Fed’s Lockhart: No Need to Extend Operation Twist (The Wall Street Journal)

It isn’t necessary to extend the Federal Reserve‘s Operation Twist beyond its scheduled expiration in June and a severe drop-off in the U.S. economy would be needed for it to implement further quantitative easing, said the head of the Federal Reserve Bank of Atlanta Monday. “My own view is that it’s not necessary to extend it,” Atlanta Fed President Dennis Lockhart said when asked if Operation Twist should continue beyond its scheduled end next month. He was speaking to reporters after a Tokyo financial seminar. He said a “severe drop-off in economic performance” would be the prerequisite to justify a fresh round of easing, known as QE3, adding that one such indication would be rising unemployment as a result of real job loss.


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Editorials & Opinions

Faulty Memories (Greg Mankiw Blog)

In watching various news talk shows over the past few weeks, I have seen Democratic partisans make the following argument: “President Obama just wants to return top tax rates to where they where in the 1990s under President Clinton. And that was a great time for the U.S. economy. So one shouldn't be concerned about the impact of higher tax rates.” There are two things wrong with this.

The Long and Short of Fiscal Policy (Alan Blinder in The Wall Street Journal)

Can we talk about the federal budget deficit? Better yet, can we think about it? For there has been a lot more talking than thinking. One persistent point of confusion arises from the radically different macroeconomic effects of larger budget deficits in the short and long runs. In the short run—let's say within a year or so—a larger deficit, whether achieved by spending more or taxing less, boosts economic growth by increasing aggregate demand. It's pretty simple. If the government spends more money without raising anyone's taxes to pay the bills, that adds to total demand directly. That's true, by the way, whether you like the specific expenditures or hate them. Similarly, cutting somebody's taxes without also cutting spending raises spending indirectly—again, whether you like the tax cut or not.

Their Learnable Moment (The New York Times Editorial)

On Tuesday, the Senate Banking Committee is holding a hearing on reforming derivatives — not a topic one would expect to draw a lot of energy or attention. But in the wake of JPMorgan Chase’s stunning trading loss, now reportedly at $3 billion and counting, committee members need to push the regulators testifying — and each other — to explain why, four years after the financial meltdown, speculative trading in these risky instruments has not been reined in. The Dodd-Frank law was supposed to bring much-needed oversight to the multitrillion-dollar market for derivatives, including transparent trading, mandatory reporting and higher capital and collateral requirements. But banks, with help from lawmakers in both parties, have lobbied regulators to delay and weaken the rules. The committee’s ranking Republican, Senator Richard Shelby of Alabama, has vowed to repeal Dodd-Frank altogether. The panel’s chairman, Senator Tim Johnson of South Dakota, and Senator Charles Schumer, a Democrat of New York, have called for looser rules on banks’ international derivatives trades. After JPMorgan’s losses came to light, Mr. Johnson issued a statement saying that it shows “why opponents of Wall Street reform must not be allowed to gut important protections for the financial system and taxpayers.” He is right. Now and he other committee members, and the regulators, need to show what they have learned.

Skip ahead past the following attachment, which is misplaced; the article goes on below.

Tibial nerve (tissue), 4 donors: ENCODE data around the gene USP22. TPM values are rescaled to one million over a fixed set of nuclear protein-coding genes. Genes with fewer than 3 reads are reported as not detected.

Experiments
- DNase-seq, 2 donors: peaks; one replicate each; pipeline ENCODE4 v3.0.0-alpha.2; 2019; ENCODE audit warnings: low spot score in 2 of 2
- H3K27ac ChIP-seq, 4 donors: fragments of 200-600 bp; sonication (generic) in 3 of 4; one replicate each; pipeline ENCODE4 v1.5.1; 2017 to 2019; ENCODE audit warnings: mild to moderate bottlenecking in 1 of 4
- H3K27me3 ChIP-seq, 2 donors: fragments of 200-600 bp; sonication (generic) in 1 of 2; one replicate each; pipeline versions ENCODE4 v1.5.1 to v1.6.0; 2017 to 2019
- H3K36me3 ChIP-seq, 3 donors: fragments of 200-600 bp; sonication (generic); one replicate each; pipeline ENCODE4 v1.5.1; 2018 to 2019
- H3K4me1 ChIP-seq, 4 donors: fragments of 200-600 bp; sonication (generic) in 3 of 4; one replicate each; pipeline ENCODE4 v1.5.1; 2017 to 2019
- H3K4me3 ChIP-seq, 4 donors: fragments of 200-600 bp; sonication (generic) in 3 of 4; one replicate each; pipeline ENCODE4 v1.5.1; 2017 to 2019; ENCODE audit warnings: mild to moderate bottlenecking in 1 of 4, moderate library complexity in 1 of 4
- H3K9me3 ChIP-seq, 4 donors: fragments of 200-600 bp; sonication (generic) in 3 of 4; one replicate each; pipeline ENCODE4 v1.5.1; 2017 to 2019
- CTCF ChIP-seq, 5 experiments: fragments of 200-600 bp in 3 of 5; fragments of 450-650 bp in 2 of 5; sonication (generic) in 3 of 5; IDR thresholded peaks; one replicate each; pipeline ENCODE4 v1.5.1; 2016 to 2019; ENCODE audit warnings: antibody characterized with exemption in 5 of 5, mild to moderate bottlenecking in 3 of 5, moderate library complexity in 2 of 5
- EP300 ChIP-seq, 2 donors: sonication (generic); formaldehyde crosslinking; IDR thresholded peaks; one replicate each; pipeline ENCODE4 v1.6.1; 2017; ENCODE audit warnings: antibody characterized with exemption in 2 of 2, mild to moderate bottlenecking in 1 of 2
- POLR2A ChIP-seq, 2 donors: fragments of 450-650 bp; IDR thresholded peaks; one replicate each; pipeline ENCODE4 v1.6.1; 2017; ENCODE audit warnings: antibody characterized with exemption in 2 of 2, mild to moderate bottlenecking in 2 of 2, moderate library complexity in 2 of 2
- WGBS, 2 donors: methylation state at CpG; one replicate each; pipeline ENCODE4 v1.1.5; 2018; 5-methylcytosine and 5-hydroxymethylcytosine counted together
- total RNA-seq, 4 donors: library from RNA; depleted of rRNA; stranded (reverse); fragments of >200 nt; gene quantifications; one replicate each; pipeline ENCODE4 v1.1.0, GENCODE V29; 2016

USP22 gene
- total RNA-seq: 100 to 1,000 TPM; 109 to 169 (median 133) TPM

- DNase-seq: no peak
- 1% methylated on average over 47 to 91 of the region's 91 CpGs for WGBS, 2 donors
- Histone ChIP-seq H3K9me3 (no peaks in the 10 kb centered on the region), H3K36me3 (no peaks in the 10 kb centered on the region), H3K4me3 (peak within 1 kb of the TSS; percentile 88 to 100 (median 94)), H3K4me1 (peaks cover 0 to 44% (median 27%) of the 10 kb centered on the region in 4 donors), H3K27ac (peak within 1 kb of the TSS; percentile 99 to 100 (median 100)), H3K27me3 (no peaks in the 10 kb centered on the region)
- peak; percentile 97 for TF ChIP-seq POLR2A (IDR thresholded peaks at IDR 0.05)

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e21: Economic Policies for the 21st Century is a nonprofit, nonpartisan organization dedicated to economic research and innovative public policies for the 21st century. Drawing on the expertise of practitioners, policymakers, and academics, we aim to advance free enterprise, fiscal discipline, economic growth, and the rule of law.

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2011, e21: Economic Policies for the 21st Century